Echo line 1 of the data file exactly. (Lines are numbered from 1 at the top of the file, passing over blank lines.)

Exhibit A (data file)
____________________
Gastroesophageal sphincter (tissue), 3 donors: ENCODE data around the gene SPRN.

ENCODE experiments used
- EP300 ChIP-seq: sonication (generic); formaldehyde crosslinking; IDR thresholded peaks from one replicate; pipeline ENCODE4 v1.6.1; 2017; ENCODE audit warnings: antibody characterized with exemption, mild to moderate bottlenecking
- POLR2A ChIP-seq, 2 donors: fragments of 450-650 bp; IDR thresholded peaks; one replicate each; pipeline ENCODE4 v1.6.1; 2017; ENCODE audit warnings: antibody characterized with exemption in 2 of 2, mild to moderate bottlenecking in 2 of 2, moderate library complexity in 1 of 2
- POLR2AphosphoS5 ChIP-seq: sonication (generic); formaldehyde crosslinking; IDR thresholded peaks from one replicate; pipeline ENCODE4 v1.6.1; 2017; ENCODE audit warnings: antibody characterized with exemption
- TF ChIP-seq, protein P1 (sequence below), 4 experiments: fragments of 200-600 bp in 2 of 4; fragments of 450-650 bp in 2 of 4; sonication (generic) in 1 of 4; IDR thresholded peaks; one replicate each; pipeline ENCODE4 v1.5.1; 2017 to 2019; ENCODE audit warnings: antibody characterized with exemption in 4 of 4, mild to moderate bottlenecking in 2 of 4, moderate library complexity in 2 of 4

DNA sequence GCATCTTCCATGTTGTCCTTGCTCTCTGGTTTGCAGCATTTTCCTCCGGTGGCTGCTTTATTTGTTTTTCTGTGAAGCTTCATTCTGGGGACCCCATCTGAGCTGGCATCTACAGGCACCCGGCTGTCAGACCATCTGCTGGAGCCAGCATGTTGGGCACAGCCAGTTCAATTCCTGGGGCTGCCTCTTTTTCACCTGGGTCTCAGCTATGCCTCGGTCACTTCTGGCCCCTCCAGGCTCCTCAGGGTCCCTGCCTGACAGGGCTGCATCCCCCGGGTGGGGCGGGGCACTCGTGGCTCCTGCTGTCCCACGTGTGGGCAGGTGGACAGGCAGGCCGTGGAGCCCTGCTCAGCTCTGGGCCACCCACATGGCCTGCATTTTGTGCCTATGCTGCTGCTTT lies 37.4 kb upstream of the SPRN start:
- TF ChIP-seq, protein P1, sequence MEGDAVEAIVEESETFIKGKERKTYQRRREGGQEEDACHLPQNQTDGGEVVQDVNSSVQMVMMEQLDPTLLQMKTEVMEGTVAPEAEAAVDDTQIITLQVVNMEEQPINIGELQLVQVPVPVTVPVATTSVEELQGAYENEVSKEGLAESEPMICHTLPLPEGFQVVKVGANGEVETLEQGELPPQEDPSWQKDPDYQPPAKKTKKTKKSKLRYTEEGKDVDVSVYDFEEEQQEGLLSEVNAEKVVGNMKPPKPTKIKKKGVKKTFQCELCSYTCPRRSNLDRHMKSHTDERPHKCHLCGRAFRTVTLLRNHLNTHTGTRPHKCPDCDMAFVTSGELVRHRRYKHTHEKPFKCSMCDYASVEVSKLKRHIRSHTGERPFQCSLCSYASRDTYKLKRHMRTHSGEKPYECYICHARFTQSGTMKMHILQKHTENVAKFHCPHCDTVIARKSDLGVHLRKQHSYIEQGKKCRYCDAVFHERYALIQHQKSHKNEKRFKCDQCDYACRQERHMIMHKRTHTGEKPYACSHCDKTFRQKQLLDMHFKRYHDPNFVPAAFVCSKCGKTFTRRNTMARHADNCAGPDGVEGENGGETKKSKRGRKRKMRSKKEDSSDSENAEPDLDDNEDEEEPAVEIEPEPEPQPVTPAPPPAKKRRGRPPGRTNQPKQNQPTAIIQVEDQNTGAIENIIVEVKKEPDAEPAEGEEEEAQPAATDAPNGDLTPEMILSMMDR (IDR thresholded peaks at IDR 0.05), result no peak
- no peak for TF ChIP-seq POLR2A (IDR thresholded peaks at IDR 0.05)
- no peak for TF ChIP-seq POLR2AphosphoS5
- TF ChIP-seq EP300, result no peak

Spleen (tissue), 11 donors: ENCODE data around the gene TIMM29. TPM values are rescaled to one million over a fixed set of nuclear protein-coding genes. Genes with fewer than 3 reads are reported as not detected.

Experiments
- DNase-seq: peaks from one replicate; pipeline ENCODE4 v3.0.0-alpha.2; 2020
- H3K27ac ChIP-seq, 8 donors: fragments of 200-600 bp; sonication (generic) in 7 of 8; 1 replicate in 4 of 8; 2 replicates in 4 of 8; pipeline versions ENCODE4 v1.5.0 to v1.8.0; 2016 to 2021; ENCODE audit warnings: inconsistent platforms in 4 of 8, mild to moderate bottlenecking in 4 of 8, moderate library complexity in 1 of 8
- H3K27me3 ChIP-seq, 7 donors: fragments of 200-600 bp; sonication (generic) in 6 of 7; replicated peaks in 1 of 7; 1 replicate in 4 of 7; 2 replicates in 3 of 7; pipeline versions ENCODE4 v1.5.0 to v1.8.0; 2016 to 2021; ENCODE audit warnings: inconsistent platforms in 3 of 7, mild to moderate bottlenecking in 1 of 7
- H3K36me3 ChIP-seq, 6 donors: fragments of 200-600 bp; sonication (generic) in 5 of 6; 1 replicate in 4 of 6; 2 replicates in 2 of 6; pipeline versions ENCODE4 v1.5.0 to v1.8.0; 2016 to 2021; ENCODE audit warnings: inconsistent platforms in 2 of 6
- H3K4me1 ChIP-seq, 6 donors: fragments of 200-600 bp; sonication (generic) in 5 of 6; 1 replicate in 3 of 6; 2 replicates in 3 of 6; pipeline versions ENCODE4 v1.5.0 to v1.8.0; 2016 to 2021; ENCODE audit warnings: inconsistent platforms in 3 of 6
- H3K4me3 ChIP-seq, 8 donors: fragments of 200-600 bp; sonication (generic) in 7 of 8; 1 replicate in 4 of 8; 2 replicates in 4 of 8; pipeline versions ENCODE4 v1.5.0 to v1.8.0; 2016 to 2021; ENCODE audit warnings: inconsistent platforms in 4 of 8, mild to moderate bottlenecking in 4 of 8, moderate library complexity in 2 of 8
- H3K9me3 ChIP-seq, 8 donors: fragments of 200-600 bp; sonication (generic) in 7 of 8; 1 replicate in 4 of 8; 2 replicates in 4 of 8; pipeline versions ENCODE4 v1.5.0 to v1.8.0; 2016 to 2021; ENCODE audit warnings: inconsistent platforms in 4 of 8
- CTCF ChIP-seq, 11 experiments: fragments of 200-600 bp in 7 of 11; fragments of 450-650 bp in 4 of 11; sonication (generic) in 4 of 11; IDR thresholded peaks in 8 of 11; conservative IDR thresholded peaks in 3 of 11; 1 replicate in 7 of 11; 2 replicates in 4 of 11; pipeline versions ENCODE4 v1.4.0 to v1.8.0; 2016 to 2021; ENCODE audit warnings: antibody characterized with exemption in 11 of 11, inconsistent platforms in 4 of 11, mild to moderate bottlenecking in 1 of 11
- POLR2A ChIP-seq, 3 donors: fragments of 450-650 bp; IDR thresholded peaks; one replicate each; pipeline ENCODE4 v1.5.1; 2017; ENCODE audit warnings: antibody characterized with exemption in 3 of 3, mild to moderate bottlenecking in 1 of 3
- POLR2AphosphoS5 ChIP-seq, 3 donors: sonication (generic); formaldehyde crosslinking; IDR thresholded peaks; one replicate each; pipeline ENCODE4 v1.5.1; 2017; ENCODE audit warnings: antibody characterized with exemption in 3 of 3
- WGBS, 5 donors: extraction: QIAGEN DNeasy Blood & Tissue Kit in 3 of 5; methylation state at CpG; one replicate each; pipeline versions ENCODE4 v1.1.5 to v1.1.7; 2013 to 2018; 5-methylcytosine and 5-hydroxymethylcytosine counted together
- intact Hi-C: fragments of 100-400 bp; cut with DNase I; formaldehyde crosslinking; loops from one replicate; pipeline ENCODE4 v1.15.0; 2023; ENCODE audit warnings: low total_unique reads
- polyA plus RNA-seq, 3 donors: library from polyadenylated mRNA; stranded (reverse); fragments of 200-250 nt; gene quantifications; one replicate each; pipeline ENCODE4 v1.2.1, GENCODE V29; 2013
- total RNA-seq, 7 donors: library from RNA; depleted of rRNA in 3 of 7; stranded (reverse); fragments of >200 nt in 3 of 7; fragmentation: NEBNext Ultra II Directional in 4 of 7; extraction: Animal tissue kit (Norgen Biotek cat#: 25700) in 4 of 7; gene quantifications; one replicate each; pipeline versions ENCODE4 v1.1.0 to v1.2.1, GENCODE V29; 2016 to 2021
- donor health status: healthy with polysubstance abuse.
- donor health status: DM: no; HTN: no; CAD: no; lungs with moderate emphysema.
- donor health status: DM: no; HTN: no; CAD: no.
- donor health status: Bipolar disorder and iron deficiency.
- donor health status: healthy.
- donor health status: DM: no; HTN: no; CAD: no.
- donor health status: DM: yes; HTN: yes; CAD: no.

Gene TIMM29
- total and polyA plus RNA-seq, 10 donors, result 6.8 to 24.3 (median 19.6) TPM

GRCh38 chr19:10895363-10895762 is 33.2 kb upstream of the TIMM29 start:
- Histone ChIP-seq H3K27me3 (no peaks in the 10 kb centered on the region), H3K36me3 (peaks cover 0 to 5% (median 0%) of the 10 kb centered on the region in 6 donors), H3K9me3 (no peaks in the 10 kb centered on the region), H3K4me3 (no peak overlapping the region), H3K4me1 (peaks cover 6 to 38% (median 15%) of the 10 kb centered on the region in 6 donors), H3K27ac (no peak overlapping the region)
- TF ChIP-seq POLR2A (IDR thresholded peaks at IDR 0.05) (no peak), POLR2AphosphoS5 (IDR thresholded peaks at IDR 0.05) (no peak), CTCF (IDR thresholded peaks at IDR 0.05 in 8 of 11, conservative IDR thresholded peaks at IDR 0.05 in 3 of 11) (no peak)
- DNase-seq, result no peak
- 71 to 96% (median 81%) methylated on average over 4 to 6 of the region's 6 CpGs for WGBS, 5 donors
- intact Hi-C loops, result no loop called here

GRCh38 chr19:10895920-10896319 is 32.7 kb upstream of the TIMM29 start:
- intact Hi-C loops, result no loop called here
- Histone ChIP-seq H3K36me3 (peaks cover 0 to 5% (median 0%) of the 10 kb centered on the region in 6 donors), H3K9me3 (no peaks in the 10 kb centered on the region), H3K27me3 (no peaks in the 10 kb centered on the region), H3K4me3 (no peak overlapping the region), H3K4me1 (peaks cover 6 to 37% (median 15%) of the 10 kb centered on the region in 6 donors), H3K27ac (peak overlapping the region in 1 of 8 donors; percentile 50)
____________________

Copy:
Gastroesophageal sphincter (tissue), 3 donors: ENCODE data around the gene SPRN.